Five flights into the Gunnison-Crested Butte Regional Airport were canceled due to airport closures at the peak of the holiday season this year—the night arrival couldn’t land on Christmas Eve, flights from Dallas, Houston and Denver couldn’t land on December 26 and a December 27 flight canceled due to an early morning closure. The closures left travelers scrambling to get here, lodging establishments wondering what happened, and the airport frustrated by miscommunication from the airlines to the public. Airport manager John DeVore explained that the airport was required to close because of a policy it set under a mandate from the Federal Aviation Administration (FAA) three years ago. When braking action—how well the brakes work on the runway—is measured at or below a certain number, the airport must close.
Braking Action “Up until three years ago, when we did braking action—which is a friction test to see how well brakes work on the runway—all we would do is post what the numbers were, and the pilot would make the decision to come in or not, based on their experience and their confidence in the aircraft,” DeVore said. Under the old policy, when braking action fell below 20 and into the teens, pilots could opt to use reverse thrusters instead of brakes and still land safely. But the FAA grew leery of planes running off the end of the runway and required airports to set a policy. According to DeVore, the airport’s certified inspector wanted Gunnison-Crested Butte to set its minimum braking action at 24 or 25. The airport opted for 21. “Our argument was that we’ve never experienced an aircraft going off the runway, and if it’s 20 or 21 the pilots will still come in. They’re not concerned about that. [The inspector] wanted 24 or 25 because he was trying to err on the side of minimizing all risk,” DeVore explained. Had the airport set the regulation at 24 or 25, DeVore believes the airport would have to close more often. As it is, airport closures affect about 3 percent of winter flights, and a variety of factors, many of which are determined by airlines, can close the airport or cancel flights. Braking action, mechanical issues on planes, no crew to fly a plane and low visibility can all lead to canceled flights. On Christmas Eve and December 26, however, the culprit was braking action. On Christmas Eve, the airport closed around 7:15 p.m. because the braking action fell below 21, canceling the night flight. Flights arrived as planned on Christmas Day, and on December 26 the morning flight also took off on time. At about 10:30 a.m., however, DeVore says that braking action fell below 21 and they were forced to close the airport. Crews got the braking action back up again around 4:30 p.m. and then it fell below 21 before the night arrival could land. The Denver, Houston, and Dallas flights were canceled on December 26. Only the Houston flight was rescheduled for December 27 after it diverted to Denver. Another flight canceled on December 27 when airline dispatch saw that Gunnison was closed in the morning, and canceled the flight even though DeVores says the airport was open in time for it to have landed. DeVore was disappointed that airlines told passengers that airport crews were to blame. “American and Dallas passengers called me to find out if the airport crew doesn’t come to work until 8 or 9 in the morning or if we have antiquated snow removal equipment,” DeVore said. In reality, he said, on snow days crews come to the airport at 3 or 4 a.m., and work anywhere from 12 to 16 hours to keep the runways open. And whereas the county can use materials like mag chloride to keep roads clear, runway practices are carefully regulated. Steel blades are prohibited because they can catch the grooves on the runway and tear up the asphalt, and using a plow with a broom can polish the runway to a glaze. In order to use a de-icer, the airport and the county would have to go through what DeVore calls a lengthy review process to get a permit. “It’s never been an issue before, but if the board [of County Commissioners] wants to get into prevention, then we have to go through the complete permitting process for whatever de-icing solution we choose to use, which would include modifications to the storm water discharge plan and the purchasing of the equipment.” Devore said that the airport has only seen extended closure due to braking action four times in the airport’s history. On December 26, DeVore did something he normally tries not to do. He opted to plow the runway with a loader that has a 6,000-pound steel plow. “It worked. Unfortunately, it just didn’t work long enough,” DeVore said.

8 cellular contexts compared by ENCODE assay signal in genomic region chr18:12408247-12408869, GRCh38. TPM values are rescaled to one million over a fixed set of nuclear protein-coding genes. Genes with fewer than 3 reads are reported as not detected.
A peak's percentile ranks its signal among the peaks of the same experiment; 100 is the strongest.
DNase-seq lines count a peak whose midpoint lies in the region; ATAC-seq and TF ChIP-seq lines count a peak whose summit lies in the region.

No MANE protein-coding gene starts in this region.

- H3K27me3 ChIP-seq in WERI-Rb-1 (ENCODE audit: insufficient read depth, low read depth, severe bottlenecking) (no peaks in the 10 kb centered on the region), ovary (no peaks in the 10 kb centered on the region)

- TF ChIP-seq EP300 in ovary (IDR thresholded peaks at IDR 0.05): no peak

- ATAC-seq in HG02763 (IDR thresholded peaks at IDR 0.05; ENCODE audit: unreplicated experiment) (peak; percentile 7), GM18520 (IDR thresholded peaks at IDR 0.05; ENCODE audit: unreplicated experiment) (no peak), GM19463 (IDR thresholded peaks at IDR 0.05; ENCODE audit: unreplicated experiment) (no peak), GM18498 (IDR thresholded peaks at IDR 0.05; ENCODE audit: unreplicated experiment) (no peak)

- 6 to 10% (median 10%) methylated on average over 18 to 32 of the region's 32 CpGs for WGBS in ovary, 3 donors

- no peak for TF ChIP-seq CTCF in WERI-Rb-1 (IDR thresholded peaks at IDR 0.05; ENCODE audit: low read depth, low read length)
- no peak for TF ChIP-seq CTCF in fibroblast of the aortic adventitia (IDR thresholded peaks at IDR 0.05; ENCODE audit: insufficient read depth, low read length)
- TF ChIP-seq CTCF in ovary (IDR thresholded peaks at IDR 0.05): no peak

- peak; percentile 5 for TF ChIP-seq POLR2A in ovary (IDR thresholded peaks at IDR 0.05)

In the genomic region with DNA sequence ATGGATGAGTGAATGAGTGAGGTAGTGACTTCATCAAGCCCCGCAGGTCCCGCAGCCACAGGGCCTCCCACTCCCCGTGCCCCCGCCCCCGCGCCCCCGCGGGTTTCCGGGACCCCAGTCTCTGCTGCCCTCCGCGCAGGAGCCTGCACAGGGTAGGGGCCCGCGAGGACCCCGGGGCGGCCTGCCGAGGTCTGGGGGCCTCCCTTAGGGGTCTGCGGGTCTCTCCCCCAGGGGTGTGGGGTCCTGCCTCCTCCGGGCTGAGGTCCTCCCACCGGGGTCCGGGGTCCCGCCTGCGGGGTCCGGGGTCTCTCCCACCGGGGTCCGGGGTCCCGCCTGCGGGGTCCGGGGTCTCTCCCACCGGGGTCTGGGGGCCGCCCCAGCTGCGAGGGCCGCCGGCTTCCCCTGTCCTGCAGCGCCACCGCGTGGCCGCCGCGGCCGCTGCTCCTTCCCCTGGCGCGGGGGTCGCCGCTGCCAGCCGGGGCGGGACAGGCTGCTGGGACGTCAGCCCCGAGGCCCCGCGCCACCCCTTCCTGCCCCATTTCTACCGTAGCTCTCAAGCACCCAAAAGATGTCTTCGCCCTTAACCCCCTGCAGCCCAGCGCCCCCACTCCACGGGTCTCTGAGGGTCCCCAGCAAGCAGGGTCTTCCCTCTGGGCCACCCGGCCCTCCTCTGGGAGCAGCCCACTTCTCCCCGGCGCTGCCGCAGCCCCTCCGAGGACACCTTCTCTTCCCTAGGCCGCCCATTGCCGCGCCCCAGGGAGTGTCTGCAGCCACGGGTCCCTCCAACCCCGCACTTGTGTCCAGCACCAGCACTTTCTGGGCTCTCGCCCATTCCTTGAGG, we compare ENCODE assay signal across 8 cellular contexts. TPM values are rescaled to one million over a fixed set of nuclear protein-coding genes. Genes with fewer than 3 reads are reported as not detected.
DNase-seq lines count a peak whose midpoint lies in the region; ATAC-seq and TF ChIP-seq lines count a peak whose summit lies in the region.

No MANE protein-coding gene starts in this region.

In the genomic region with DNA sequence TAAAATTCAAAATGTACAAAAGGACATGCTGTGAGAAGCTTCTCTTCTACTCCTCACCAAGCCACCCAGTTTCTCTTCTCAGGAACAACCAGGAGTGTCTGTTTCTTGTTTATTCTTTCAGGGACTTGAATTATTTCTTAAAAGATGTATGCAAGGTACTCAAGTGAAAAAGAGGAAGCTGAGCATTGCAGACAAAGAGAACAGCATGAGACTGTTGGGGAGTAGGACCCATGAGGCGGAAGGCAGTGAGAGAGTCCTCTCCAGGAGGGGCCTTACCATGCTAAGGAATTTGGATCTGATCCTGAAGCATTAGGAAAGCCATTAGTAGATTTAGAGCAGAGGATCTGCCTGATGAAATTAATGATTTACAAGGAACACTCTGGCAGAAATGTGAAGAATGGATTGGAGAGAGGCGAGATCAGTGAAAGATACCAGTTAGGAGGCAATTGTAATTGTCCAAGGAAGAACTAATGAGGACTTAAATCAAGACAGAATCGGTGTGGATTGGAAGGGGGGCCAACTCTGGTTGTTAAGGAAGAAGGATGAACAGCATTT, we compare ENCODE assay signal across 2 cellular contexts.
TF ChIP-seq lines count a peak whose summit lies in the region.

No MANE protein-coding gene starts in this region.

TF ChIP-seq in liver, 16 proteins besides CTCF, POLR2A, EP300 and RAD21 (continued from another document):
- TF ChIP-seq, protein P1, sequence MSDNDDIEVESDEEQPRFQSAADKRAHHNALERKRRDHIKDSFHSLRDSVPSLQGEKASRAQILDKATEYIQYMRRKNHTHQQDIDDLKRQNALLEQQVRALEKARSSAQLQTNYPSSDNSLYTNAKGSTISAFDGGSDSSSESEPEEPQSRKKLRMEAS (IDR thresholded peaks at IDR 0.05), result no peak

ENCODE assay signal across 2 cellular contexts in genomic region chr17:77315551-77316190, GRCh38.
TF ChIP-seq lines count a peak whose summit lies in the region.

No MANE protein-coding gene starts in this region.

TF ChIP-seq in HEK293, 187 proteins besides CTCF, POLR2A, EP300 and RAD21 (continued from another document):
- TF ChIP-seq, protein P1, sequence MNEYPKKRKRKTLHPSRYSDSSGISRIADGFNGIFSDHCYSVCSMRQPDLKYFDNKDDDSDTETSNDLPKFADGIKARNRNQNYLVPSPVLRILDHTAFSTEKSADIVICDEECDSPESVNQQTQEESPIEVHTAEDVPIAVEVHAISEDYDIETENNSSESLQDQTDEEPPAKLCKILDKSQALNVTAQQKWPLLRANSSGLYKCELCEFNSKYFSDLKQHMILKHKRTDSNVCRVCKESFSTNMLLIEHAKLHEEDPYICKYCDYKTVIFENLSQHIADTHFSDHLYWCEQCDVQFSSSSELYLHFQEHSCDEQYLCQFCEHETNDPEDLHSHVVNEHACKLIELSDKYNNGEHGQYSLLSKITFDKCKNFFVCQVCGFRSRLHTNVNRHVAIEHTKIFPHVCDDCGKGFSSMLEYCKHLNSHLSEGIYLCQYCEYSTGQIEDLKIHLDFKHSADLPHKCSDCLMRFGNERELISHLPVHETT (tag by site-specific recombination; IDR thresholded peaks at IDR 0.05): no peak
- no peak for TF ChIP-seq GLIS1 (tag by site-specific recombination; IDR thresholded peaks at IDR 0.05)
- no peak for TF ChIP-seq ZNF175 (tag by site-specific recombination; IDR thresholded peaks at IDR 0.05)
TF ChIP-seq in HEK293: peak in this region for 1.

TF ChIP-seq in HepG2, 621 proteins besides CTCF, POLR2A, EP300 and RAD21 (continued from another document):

Economic Impact The impact of the canceled flights reverberated throughout the valley. According to Crested Butte Mountain Resort public relations and communications director Erica Reiter, 412 guests had their flight schedule interrupted on December 26. On December 27, 144 guests had their incoming flight from Houston canceled. Most everyone was able to reschedule and make it to the resort eventually, but shorter visits mean less revenue for the resort and the valley during a time when resort-based businesses see an average of 10 percent of their annual revenues. The resort hasn’t seen data yet, but according to Reiter the resort wouldn’t be surprised if the valley lost more than a million dollars due to displaced guests. “That’s tragic during the holiday season when we’re trying to maximize all the revenue we can. And it’s not just us—it’s every entity in the valley,” Reiter said. “Our sales team does as much as they can to extend those visits by a day but people are set on going home when they’re going home,” she continued. “It’s for sure lost revenue when that happens, and then there’s the lost tax revenue.” Wanda Berth of Crested Butte Lodging and Property Management said that 15 to 20 of her company’s reservations were affected, but guests got creative in getting to Crested Butte. Some rented cars, and others hired shuttles. “Nobody was completely denied their vacation,” she said. Unfortunately, that didn’t hold true for Black Tie Ski Rentals. According to owner Roman Kolodziej, one customer reported having her Denver to Gunnison flight canceled while she was in the air to Denver. She opted to return home instead of waiting for another flight. Kolodziej did not provide the number of reservations affected but emphasized that shortened vacations have a big impact on businesses like his. “Every single person we were supposed to deliver to that day didn’t ski the next day,” he said. He also found himself giving out refunds. “If people are asking for refunds for that day we honor those refunds, because more than anything else it gives Crested Butte another black eye. It reinforces the thought that Crested Butte is difficult to get to and it’s expensive. We had some pretty pissed people and had more than one person say [they weren’t] going to come back to Crested Butte in the winter again.” Those are the comments that make local retailers and lodging establishments worry, and Reiter says CBMR is concerned about guest perception as well as the impact on revenue guarantees to the airlines. Overall, it’s created a level of angst about cancelations that DeVore hasn’t seen before. He suspects it’s related to the timing of the closure and current economic conditions, but hopes the public won’t take their frustration out on his airport crews. “All of us who worked at the airport who were on shift during this time were not able to spend much time with their families for Christmas,” he said. As for frustrations that the airport didn’t communicate well with the public, DeVore said that in light of how many factors can affect flights, some time would have to be put into to figuring what and how to communicate. “In terms of the airport having a protocol to notify, we’d have to find out what people want to know,” DeVore said.